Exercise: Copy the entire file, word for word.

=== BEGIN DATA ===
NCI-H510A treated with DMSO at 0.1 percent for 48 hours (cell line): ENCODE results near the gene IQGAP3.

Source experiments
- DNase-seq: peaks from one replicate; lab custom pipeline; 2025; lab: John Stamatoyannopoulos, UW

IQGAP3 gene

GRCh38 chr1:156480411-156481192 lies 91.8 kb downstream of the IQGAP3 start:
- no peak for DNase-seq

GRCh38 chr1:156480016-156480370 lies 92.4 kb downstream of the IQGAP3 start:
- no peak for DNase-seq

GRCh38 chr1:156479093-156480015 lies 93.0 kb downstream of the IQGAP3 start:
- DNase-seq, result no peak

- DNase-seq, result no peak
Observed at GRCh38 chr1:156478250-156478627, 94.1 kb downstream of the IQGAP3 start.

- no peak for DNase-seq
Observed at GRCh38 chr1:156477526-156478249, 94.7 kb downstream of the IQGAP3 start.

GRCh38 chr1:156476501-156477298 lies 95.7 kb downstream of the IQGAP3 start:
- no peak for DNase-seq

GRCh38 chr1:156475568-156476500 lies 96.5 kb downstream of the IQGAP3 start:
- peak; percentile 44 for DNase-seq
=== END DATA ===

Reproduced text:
NCI-H510A treated with DMSO at 0.1 percent for 48 hours (cell line): ENCODE results near the gene IQGAP3.

Source experiments
- DNase-seq: peaks from one replicate; lab custom pipeline; 2025; lab: John Stamatoyannopoulos, UW

IQGAP3 gene

GRCh38 chr1:156480411-156481192 lies 91.8 kb downstream of the IQGAP3 start:
- no peak for DNase-seq

GRCh38 chr1:156480016-156480370 lies 92.4 kb downstream of the IQGAP3 start:
- no peak for DNase-seq

GRCh38 chr1:156479093-156480015 lies 93.0 kb downstream of the IQGAP3 start:
- DNase-seq, result no peak

- DNase-seq, result no peak
Observed at GRCh38 chr1:156478250-156478627, 94.1 kb downstream of the IQGAP3 start.

- no peak for DNase-seq
Observed at GRCh38 chr1:156477526-156478249, 94.7 kb downstream of the IQGAP3 start.

GRCh38 chr1:156476501-156477298 lies 95.7 kb downstream of the IQGAP3 start:
- no peak for DNase-seq

GRCh38 chr1:156475568-156476500 lies 96.5 kb downstream of the IQGAP3 start:
- peak; percentile 44 for DNase-seq